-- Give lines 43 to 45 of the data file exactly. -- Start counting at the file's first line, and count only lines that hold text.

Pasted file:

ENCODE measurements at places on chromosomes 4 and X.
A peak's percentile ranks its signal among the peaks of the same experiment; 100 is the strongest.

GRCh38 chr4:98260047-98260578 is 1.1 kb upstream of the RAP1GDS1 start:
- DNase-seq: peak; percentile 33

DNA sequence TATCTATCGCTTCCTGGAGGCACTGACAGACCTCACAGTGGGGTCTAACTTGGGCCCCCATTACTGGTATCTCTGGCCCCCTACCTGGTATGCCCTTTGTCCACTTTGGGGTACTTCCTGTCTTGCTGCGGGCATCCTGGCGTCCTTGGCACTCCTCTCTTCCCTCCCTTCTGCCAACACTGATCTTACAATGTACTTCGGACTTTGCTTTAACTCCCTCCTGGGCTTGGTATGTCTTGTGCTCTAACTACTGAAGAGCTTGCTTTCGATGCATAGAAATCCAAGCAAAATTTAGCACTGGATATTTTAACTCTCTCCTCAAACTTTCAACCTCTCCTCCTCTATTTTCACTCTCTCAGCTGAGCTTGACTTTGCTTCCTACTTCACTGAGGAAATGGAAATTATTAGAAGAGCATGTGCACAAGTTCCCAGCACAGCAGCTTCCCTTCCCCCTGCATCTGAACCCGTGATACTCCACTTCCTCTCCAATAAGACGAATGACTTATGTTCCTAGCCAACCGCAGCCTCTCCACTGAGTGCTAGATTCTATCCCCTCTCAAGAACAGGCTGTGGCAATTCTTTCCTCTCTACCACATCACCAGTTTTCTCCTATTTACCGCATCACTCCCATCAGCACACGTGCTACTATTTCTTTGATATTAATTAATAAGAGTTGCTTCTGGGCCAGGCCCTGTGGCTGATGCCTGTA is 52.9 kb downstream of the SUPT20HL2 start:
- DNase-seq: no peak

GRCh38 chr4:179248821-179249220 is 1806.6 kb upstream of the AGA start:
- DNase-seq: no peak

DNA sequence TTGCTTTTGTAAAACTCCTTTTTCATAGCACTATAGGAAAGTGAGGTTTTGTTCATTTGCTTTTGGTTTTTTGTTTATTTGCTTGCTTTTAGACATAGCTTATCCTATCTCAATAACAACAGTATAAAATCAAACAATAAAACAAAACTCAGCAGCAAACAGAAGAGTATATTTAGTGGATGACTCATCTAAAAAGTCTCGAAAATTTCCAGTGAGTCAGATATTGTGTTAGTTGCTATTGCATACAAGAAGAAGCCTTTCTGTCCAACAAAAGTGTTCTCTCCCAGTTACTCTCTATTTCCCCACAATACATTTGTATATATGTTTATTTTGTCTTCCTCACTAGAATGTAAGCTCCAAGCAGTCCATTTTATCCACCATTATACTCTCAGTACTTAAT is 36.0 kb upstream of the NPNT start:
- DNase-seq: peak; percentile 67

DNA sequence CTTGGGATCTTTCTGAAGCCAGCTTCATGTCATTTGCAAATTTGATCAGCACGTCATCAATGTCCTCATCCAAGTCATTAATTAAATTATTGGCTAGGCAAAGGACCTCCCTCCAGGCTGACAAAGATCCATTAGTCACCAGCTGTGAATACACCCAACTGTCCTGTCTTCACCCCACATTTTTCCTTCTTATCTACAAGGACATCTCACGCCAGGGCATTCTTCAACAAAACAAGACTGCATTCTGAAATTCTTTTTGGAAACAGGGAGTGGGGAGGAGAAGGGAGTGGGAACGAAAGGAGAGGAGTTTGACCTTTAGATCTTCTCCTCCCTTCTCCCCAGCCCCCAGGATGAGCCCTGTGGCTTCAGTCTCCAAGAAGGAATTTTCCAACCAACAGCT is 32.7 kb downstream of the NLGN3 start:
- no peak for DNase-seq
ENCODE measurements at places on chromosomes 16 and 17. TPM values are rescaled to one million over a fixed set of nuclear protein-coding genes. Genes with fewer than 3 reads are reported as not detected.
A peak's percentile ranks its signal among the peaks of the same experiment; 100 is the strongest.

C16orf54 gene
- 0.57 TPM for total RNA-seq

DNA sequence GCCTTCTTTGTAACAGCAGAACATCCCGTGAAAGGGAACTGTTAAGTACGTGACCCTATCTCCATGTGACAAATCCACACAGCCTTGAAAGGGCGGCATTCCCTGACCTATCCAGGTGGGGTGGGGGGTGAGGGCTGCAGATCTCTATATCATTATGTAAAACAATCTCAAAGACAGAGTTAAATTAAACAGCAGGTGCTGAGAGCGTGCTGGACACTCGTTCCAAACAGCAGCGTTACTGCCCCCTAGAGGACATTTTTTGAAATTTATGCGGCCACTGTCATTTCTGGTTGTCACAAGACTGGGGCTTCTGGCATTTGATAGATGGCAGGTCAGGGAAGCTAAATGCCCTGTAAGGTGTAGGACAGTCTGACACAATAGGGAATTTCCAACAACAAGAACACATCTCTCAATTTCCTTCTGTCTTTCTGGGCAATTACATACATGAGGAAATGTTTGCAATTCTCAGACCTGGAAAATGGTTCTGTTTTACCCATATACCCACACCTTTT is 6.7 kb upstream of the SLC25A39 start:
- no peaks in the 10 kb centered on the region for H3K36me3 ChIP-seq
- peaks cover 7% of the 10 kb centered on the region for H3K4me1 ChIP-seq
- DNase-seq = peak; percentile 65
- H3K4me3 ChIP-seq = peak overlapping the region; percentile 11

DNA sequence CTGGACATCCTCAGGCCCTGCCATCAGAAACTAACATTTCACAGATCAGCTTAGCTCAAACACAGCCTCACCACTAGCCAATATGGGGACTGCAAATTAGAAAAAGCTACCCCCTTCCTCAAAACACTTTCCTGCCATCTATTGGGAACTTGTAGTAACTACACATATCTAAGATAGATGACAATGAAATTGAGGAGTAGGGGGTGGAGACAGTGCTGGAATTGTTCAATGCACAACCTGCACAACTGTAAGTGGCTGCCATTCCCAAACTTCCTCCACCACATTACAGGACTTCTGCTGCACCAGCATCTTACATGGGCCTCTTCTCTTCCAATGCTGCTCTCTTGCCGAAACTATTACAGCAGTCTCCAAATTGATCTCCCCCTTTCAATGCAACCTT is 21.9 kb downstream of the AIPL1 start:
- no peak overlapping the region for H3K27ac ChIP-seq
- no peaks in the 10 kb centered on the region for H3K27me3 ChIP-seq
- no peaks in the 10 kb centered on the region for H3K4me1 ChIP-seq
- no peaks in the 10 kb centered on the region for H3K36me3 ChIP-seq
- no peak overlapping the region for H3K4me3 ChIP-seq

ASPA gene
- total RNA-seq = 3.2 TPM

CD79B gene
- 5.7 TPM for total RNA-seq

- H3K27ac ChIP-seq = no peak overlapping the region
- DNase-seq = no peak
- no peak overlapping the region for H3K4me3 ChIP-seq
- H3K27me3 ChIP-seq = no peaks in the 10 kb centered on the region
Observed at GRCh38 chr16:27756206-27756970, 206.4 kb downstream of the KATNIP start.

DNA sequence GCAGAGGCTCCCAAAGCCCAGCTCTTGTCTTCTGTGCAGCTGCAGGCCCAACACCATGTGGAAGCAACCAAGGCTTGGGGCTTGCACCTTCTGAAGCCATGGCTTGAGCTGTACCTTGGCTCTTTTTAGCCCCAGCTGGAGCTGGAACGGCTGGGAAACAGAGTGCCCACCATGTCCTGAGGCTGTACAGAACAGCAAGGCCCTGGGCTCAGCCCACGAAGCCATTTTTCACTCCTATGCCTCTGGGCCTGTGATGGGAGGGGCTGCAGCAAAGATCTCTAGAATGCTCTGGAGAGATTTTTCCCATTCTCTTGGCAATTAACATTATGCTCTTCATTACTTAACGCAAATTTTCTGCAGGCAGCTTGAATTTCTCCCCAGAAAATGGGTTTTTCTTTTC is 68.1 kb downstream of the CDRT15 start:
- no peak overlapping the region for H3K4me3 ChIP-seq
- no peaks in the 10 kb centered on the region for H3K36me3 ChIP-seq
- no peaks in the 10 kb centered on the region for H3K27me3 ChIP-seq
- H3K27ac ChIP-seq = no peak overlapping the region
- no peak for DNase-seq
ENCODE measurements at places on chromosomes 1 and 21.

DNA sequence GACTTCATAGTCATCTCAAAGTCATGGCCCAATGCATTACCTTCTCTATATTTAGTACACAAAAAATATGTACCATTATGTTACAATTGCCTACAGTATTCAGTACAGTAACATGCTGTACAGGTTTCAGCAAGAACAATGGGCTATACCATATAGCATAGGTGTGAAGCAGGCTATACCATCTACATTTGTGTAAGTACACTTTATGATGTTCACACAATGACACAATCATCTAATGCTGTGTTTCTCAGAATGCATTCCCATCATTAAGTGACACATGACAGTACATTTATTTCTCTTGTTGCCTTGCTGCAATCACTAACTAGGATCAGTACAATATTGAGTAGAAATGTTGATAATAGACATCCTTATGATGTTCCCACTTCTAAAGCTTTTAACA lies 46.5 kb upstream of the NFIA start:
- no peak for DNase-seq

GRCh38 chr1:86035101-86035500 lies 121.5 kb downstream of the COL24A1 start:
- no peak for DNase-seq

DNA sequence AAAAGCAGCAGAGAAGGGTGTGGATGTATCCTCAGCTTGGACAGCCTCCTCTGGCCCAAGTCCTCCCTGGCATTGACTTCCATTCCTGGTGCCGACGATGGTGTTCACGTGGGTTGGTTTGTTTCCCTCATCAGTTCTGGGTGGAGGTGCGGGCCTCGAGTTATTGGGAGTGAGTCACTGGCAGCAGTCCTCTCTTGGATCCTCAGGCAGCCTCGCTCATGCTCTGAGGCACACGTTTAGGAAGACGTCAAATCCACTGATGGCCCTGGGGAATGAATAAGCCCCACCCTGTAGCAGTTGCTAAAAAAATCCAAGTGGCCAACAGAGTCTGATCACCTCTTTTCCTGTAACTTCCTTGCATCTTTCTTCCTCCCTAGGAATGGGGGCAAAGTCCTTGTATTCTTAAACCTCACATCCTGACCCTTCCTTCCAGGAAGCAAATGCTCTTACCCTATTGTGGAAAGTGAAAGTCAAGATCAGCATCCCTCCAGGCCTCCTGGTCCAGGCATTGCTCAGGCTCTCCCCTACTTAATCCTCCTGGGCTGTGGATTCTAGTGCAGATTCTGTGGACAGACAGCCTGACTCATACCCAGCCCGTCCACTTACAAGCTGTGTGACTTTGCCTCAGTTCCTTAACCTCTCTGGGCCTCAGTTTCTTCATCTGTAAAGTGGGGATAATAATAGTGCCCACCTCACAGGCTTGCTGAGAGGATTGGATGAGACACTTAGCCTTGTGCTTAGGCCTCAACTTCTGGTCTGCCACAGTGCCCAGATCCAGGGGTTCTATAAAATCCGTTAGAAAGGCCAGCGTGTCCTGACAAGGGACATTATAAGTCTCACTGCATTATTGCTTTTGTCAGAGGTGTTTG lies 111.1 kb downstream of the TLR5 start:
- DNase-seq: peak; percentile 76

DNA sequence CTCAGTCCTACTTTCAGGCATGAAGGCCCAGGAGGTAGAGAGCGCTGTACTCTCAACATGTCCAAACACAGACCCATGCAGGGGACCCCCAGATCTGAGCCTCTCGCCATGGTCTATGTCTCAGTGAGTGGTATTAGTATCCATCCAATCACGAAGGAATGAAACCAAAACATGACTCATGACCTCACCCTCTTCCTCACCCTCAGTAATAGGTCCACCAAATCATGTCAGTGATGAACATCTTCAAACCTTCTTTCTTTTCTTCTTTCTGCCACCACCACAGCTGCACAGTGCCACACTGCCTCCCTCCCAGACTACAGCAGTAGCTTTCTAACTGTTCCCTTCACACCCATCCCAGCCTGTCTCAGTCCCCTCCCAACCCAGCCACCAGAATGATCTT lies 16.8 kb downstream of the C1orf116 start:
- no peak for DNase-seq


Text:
ENCODE measurements at places on chromosomes 1 and 21.

DNA sequence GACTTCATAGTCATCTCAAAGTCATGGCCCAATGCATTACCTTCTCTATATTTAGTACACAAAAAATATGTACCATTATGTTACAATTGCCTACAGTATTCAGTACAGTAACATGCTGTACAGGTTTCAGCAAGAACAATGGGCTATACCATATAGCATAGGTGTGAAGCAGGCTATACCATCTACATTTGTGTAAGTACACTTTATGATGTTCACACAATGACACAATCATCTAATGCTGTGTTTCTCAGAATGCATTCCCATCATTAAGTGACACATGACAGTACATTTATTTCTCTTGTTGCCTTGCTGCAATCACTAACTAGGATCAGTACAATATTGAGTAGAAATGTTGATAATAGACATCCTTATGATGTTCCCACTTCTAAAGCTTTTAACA lies 46.5 kb upstream of the NFIA start:
- no peak for DNase-seq